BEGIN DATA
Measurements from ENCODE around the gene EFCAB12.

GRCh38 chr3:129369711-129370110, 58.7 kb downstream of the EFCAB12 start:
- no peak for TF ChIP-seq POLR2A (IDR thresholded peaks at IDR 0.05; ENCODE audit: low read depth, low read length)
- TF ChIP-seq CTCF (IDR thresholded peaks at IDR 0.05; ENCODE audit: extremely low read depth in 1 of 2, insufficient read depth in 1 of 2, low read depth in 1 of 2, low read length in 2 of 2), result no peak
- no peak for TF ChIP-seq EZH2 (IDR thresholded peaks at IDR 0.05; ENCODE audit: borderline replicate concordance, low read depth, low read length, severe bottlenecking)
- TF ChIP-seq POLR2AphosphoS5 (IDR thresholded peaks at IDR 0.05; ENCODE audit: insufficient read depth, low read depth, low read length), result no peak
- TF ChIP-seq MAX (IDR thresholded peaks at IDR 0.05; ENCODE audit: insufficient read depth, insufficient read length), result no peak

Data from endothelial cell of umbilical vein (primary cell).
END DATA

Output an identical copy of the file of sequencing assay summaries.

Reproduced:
Measurements from ENCODE around the gene EFCAB12.

GRCh38 chr3:129369711-129370110, 58.7 kb downstream of the EFCAB12 start:
- no peak for TF ChIP-seq POLR2A (IDR thresholded peaks at IDR 0.05; ENCODE audit: low read depth, low read length)
- TF ChIP-seq CTCF (IDR thresholded peaks at IDR 0.05; ENCODE audit: extremely low read depth in 1 of 2, insufficient read depth in 1 of 2, low read depth in 1 of 2, low read length in 2 of 2), result no peak
- no peak for TF ChIP-seq EZH2 (IDR thresholded peaks at IDR 0.05; ENCODE audit: borderline replicate concordance, low read depth, low read length, severe bottlenecking)
- TF ChIP-seq POLR2AphosphoS5 (IDR thresholded peaks at IDR 0.05; ENCODE audit: insufficient read depth, low read depth, low read length), result no peak
- TF ChIP-seq MAX (IDR thresholded peaks at IDR 0.05; ENCODE audit: insufficient read depth, insufficient read length), result no peak

Data from endothelial cell of umbilical vein (primary cell).